Linus Torvalds, the principal developer of the Linux kernel, has blasted Intel for undermining error-correcting code (ECC) memory.
In a forum discussion concerning AMD's Ryzen 9 5000 series processor, Torvalds spoke up after another poster dismissed the importance of ECC.
“ECC absolutely matters. ECC availability matters a lot - exactly because Intel has been instrumental in killing the whole ECC industry with it's horribly bad market segmentation," Torvalds said, going on to call the semiconductor giant’s policies with respect to ECC as “bad and misguided”, which he believes have been “detrimental to the whole industry.”
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Torvalds admits that this isn’t the first time he’s called out Intel’s role in stifling ECC. He believes the arguments put forth against the use of ECC “were always complete and utter garbage.” In typical Torvalds style, he blamed Intel for “killing” the ECC DRAM market and instead sold unreliable hardware to unsuspecting consumers.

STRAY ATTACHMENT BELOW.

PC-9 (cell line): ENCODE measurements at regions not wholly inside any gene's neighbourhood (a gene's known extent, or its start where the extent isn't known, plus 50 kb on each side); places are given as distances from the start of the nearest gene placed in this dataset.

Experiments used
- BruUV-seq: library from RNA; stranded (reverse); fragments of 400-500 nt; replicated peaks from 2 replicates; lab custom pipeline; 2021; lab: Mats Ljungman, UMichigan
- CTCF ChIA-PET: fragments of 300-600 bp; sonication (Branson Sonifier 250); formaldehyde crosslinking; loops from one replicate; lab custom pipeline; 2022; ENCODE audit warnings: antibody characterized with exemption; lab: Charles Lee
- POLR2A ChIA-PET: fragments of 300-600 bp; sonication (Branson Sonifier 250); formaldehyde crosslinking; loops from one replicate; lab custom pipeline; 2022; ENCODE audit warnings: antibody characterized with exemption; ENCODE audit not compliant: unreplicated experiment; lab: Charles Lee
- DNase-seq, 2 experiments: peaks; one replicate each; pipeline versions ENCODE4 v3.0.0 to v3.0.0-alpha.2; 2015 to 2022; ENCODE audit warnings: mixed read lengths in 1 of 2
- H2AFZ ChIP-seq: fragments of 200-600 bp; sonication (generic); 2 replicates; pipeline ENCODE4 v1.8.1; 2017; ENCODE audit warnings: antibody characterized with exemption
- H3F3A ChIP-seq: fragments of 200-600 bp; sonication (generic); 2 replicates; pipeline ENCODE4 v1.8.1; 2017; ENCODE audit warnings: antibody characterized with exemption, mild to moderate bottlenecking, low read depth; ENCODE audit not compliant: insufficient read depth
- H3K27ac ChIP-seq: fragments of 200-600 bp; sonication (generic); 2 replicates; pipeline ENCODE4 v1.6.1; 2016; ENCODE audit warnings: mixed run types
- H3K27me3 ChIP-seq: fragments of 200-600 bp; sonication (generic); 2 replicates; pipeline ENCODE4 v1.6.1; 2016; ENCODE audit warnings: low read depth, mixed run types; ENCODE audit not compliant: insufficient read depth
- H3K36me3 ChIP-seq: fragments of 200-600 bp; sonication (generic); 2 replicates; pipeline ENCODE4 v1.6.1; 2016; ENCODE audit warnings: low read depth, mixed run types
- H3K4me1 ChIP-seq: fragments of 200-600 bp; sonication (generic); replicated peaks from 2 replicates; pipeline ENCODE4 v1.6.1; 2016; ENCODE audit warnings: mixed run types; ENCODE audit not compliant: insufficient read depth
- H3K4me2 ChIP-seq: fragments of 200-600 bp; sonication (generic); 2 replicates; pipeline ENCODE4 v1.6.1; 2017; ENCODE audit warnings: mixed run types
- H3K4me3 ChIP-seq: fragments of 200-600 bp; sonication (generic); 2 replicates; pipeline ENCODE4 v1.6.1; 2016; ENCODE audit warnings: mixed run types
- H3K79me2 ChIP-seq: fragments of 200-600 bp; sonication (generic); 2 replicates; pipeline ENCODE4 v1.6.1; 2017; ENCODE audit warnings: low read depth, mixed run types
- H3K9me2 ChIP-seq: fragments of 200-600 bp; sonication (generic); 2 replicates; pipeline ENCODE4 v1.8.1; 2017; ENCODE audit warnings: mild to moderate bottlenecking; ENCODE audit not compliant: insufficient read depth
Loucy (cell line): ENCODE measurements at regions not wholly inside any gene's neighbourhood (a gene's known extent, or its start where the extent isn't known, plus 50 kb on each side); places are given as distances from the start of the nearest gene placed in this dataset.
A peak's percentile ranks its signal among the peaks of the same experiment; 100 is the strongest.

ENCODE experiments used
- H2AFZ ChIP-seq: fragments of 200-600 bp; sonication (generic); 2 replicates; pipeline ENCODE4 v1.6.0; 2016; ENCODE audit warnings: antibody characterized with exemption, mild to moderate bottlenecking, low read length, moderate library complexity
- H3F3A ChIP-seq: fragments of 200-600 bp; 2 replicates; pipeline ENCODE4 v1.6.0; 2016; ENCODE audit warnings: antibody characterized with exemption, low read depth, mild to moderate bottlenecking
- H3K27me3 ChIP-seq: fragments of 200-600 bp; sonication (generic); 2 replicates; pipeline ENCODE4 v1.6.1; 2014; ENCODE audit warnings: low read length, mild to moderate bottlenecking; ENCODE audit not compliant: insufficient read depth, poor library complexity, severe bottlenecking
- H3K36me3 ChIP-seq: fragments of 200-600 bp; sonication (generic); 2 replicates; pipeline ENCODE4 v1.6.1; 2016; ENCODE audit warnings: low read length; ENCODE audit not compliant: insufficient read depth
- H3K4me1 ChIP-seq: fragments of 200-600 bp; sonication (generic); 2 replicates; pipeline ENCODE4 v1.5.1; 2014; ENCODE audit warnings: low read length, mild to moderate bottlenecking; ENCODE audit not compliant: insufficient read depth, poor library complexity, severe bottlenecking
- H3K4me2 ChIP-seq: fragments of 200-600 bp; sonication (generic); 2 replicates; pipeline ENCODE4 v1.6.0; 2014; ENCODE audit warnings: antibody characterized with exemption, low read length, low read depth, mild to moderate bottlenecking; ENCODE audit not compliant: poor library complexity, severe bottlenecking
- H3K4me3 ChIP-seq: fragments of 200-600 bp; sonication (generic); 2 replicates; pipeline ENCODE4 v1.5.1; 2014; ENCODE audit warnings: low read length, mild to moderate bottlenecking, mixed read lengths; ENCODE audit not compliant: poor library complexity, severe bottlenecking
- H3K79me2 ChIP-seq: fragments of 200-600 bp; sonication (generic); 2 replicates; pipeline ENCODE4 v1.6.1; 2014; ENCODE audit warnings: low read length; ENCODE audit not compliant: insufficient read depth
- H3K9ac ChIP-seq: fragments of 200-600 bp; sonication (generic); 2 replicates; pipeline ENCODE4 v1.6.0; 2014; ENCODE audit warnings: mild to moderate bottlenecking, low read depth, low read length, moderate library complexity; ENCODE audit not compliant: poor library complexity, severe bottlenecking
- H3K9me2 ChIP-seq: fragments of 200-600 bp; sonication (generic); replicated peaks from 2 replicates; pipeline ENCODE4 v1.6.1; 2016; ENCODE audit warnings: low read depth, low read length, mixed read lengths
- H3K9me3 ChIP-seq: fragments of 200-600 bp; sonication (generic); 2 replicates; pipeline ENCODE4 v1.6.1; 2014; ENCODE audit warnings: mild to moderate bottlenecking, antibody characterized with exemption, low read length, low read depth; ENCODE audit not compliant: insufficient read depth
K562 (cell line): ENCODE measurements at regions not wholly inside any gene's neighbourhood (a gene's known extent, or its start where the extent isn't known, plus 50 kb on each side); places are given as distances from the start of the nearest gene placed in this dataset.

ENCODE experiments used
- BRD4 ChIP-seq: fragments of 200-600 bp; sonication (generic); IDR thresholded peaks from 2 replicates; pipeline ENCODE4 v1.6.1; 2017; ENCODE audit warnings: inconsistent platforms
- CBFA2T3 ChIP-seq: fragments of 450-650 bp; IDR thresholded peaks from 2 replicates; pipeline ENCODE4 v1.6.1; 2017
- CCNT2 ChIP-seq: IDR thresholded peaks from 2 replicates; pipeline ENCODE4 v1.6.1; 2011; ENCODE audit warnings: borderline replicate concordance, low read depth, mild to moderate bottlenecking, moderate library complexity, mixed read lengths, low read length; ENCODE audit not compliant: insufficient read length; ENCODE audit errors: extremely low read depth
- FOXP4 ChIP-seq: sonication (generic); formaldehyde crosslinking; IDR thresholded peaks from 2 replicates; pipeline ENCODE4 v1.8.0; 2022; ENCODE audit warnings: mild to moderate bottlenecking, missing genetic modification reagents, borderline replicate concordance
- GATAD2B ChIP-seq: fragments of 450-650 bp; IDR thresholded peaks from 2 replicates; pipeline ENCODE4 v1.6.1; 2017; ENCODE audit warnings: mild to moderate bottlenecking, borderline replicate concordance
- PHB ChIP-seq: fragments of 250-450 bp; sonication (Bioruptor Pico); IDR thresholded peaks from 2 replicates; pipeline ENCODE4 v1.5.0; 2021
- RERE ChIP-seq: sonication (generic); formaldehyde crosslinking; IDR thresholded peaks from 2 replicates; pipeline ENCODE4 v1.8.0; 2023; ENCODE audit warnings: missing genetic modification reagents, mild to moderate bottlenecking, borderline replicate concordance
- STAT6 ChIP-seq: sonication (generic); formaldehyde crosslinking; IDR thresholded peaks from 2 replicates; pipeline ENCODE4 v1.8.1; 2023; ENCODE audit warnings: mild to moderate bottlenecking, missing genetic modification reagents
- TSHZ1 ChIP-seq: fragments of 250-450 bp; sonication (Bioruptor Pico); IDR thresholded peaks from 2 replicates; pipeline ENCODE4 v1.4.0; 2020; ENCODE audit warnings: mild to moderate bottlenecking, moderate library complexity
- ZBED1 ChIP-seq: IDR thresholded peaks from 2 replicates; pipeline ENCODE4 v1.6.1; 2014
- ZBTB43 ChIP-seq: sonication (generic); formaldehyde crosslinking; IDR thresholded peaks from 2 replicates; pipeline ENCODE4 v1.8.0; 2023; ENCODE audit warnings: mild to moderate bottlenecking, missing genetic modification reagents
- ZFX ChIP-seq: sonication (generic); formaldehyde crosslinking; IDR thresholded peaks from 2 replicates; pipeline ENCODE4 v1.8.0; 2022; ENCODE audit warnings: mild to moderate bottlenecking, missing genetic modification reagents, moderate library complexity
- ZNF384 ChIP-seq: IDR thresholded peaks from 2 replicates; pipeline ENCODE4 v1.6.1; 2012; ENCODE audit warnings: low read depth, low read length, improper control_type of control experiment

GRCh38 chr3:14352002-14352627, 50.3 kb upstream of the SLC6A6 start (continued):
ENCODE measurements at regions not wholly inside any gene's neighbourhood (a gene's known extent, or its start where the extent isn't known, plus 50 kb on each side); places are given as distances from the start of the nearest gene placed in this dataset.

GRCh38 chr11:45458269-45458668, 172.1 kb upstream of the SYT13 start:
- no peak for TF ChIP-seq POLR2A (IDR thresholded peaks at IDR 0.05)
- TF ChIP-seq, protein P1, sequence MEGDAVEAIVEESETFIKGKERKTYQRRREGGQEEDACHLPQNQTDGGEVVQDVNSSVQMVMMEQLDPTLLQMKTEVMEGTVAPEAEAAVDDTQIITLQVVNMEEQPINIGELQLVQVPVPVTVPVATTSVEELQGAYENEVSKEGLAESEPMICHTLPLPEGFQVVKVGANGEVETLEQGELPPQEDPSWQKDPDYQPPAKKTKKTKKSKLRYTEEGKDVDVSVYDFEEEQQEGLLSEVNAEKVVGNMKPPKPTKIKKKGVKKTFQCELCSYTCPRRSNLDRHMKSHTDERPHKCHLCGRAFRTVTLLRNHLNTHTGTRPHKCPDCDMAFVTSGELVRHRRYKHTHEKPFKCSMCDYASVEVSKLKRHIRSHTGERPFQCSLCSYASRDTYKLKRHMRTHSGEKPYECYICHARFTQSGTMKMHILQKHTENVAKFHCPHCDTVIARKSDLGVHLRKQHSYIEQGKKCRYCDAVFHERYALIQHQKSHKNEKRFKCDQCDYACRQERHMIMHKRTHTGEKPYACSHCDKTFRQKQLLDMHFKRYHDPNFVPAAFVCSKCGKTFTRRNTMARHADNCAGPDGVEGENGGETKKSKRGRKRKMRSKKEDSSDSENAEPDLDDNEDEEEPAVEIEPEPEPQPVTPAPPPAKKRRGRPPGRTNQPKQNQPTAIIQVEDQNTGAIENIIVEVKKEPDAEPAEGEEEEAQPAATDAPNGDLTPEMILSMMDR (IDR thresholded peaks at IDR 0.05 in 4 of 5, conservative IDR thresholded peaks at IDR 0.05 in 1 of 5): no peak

“The "modern DRAM is so reliable that it doesn't need ECC" was always a bedtime story for children that had been dropped on their heads a bit too many times,” he continues, blaming Intel's ECC policies for decades of odd random kernel errors that he believes were likely caused due to bad memory.
At the same time, Torvalds lauded AMD for their continued support for ECC. In fact, according to reports, Torvalds recently switched to an AMD Ryzen Threadripper-based desktop after over 15 years of using Intel.
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